The Most Important Thing to Know about Nikon Flash Photography

An off-center subject against a white background could end up under-exposed. Of course, if her black shirt was in the center of the frame, her face could be overexposed. Flash Value Lock lets me take a flash meter reading from her face.

Nikon’s Creative Lighting System allows wireless off-camera flash with complete remote control. I’ve got a D300 camera and two flash units, an SB800 and an SB600. I put either or both flash units on stands in various positions, and control their output from the camera.  Because the system is wireless, the model and I can move around freely. I know it shows my age to say this, but this kind of stuff was science fiction when I took up photography as a hobby.

Although this is off-topic, you really must try bouncing your flash to the side. Bouncing off the ceiling is more flattering than direct flash, but bouncing off the wall can be more interesting. And sometimes the ceiling is too high or an unflattering color.

Nikon’s electronic flash units are really, really smart, and offer excellent automatic exposure controls, but there’s a little caveat many Nikon users neglect to notice while carefully reading the manual: The flash meters the center of the frame, no matter what camera metering setting you are using. This is why many people get frustratingly inconsistent results in flash photography. The solution is to learn how to use the Flash Value Lock feature of your Nikon camera, which allows you to fire a test flash with your subject in the center of the frame, then recompose and shoot the actual picture using the flash value calculated during the test. It sounds more complicated than it is. In fact, you know it’s fast and easy, or I wouldn’t be doing it.

As you can see, direct flash is pure evil, casting ugly shadows and harsh hotspots. More to the point of this article, if her head were near the top of the frame, the flash would meter based on her black outfit, and her face would be overexposed. Of course, if we shoot with direct, undiffused flash, we needn't be too concerned about exposure, because the picture's going to look awful anyway.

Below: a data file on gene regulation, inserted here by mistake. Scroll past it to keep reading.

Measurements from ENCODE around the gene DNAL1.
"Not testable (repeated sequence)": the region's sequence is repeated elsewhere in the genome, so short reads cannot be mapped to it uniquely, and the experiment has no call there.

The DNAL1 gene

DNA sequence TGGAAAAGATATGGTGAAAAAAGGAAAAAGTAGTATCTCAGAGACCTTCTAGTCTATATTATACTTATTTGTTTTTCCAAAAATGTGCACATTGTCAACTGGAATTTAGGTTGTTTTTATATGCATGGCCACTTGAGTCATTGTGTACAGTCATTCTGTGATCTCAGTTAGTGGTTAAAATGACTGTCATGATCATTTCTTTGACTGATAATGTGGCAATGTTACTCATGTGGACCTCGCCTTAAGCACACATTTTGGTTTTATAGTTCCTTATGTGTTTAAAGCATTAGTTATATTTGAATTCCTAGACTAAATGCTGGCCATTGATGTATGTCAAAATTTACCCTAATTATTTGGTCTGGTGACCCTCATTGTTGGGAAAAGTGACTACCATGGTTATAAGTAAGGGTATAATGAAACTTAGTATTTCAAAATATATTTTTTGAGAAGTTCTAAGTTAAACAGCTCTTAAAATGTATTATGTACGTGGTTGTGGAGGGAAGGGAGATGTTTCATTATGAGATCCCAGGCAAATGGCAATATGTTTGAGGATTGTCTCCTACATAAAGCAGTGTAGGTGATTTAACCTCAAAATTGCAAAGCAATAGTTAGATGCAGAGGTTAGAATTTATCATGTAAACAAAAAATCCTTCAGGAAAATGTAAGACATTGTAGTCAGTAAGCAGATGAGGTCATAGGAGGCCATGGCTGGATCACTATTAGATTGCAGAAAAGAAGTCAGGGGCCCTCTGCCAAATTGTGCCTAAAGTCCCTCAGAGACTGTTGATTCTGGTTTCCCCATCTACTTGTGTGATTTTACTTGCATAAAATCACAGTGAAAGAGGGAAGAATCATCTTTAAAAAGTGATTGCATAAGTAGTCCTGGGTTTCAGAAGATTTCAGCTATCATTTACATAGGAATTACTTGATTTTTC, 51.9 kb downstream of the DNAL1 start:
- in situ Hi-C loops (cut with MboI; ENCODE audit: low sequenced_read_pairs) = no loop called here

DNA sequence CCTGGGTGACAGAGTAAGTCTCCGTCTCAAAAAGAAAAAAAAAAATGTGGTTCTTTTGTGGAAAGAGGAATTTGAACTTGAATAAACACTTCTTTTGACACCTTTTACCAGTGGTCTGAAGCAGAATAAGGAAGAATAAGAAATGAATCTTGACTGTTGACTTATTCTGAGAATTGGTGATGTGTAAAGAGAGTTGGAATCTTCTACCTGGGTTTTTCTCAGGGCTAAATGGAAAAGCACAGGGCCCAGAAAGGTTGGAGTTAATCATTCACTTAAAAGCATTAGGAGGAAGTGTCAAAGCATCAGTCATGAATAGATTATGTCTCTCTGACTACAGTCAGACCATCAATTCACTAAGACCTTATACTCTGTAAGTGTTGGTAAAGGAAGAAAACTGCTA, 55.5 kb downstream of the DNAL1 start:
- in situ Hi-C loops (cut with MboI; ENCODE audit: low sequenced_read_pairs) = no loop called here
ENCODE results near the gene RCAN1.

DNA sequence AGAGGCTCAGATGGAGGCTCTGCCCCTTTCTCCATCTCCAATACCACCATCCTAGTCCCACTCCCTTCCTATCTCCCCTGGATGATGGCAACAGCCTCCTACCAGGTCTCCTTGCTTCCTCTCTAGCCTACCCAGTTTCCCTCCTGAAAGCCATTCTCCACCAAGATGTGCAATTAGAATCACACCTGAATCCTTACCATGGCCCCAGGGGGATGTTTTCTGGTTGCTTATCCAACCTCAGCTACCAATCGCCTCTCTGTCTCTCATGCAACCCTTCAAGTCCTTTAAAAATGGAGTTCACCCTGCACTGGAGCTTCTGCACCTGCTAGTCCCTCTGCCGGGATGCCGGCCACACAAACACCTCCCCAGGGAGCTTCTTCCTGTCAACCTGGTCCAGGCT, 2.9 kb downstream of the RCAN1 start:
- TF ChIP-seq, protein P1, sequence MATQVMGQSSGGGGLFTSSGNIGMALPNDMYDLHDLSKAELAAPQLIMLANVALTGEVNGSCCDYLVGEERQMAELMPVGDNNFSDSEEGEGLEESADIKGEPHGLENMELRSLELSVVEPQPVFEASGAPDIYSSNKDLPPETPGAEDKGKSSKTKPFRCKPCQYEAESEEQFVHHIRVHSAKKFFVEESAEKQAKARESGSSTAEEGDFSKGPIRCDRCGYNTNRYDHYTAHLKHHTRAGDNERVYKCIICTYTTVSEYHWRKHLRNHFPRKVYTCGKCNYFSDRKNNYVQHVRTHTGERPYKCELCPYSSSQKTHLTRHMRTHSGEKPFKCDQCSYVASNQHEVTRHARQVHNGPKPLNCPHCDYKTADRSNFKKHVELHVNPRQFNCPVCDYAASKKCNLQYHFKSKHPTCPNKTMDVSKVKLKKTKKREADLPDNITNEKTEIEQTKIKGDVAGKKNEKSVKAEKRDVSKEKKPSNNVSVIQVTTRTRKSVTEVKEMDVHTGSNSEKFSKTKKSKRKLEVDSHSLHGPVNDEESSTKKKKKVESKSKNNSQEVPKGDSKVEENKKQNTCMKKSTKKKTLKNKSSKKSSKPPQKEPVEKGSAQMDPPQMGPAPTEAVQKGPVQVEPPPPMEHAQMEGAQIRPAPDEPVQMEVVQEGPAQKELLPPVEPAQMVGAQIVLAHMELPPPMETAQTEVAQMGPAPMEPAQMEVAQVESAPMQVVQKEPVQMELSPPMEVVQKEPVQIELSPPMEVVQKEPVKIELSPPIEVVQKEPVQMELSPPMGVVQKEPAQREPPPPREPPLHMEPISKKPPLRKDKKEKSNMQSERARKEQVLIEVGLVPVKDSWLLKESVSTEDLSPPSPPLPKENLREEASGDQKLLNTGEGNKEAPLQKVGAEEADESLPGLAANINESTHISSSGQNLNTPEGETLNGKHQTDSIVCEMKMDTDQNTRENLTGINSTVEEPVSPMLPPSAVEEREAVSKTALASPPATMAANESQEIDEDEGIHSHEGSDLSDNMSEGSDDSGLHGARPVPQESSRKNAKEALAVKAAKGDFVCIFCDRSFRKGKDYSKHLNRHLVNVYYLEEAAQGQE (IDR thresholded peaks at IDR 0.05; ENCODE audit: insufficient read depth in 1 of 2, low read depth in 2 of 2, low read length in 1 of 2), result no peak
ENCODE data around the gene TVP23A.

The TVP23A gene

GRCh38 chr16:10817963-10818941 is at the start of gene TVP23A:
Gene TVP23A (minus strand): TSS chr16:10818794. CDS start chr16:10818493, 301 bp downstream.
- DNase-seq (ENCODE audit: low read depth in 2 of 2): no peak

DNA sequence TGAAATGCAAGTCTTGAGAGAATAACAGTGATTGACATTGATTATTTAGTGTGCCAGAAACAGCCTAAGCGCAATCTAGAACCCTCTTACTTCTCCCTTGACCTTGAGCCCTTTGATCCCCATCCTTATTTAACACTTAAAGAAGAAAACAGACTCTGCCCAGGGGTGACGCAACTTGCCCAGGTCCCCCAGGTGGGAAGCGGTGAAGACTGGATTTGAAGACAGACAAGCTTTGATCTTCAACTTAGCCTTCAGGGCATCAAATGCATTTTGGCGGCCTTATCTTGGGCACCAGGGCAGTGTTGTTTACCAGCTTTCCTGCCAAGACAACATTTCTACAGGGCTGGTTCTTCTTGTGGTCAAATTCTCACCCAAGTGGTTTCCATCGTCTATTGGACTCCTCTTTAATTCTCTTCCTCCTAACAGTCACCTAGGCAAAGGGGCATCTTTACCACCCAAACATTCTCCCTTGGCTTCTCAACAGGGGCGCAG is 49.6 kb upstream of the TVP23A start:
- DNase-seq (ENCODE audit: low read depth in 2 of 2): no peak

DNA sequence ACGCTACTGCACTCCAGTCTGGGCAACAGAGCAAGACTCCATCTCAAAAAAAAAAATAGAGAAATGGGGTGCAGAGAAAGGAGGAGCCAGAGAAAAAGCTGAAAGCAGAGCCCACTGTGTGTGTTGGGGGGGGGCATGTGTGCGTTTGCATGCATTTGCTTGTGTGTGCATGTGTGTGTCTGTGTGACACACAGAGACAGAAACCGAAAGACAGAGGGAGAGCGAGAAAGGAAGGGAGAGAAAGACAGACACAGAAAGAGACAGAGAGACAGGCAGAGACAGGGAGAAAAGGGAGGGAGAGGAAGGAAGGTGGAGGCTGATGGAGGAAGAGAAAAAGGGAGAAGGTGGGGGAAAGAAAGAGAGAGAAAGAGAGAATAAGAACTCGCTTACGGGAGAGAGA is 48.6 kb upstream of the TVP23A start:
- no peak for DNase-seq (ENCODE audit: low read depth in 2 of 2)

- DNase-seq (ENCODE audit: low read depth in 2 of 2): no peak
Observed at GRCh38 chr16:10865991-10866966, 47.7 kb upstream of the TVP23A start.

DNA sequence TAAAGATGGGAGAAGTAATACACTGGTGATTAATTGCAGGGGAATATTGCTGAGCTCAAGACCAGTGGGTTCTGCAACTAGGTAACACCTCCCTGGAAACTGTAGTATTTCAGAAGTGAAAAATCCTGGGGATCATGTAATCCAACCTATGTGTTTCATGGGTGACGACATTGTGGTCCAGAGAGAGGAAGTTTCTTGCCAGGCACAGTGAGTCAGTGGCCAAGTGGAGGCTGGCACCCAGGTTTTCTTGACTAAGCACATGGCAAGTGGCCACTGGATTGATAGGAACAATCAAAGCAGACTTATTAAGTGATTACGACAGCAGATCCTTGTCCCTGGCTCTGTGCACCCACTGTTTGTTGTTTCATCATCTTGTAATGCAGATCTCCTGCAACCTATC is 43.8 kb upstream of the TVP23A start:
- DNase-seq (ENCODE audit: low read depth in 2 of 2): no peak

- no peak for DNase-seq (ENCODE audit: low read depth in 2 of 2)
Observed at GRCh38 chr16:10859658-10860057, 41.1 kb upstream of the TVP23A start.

If you don’t learn to use the Flash Value Lock, off-center subjects will not be exposed properly, and when you overexpose with a flash, it’s very hard to save the image in post-processing.

Flash Value Lock is irrelevant if you use manual flash settings (as many fans of do), but learning to use the feature helps those of us who like to use Nikon’s Through-The-Lens (TTL) automatic exposure settings.

For most of my life, I’ve been an available light photographer, but after discovering and the possibilities of off-camera flash, I enjoy taking more control of the light, even though I’m still quite low on the learning curve. Best of all, the tools have become much more affordable and easier to use than when I started out.

Off-center subjects with dark or light backgrounds will not expose properly without some attention to how the flash meters light. Then you can start playing with cookies, grids, snoots, lightspheres and other cleverly named light modifiers.

Today, we can get studio-quality light from tiny electronic flashes and inexpensive little diffusers. Several of the sites on the “favorites” list on the right side of this page are devoted to electronic flash use, and the authors’ expertise exceeds mine by far, but I’ve been studying their work, so if you have questions about flash use, I’m happy to help you find the answers.

Flash Value Lock gives you better control over exposure when you light backgrounds and subjects very differently.


Filed under Camera Settings, Lighting

2 responses to “The Most Important Thing to Know about Nikon Flash Photography

  1. How come this blog is not in the nikon directory? Would you mind if i put it on there. I don’t know if i can but im going to try

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